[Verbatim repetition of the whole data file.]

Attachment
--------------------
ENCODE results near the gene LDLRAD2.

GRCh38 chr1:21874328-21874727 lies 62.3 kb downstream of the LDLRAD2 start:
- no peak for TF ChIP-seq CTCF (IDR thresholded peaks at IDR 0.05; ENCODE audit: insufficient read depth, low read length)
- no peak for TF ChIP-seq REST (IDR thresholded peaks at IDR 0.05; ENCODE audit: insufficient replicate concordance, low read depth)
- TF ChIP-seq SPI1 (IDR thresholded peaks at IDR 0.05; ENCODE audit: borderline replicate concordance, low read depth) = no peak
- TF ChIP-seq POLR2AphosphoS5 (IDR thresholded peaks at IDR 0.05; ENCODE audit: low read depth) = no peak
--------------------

ENCODE results near the gene LDLRAD2.

GRCh38 chr1:21874328-21874727 lies 62.3 kb downstream of the LDLRAD2 start:
- no peak for TF ChIP-seq CTCF (IDR thresholded peaks at IDR 0.05; ENCODE audit: insufficient read depth, low read length)
- no peak for TF ChIP-seq REST (IDR thresholded peaks at IDR 0.05; ENCODE audit: insufficient replicate concordance, low read depth)
- TF ChIP-seq SPI1 (IDR thresholded peaks at IDR 0.05; ENCODE audit: borderline replicate concordance, low read depth) = no peak
- TF ChIP-seq POLR2AphosphoS5 (IDR thresholded peaks at IDR 0.05; ENCODE audit: low read depth) = no peak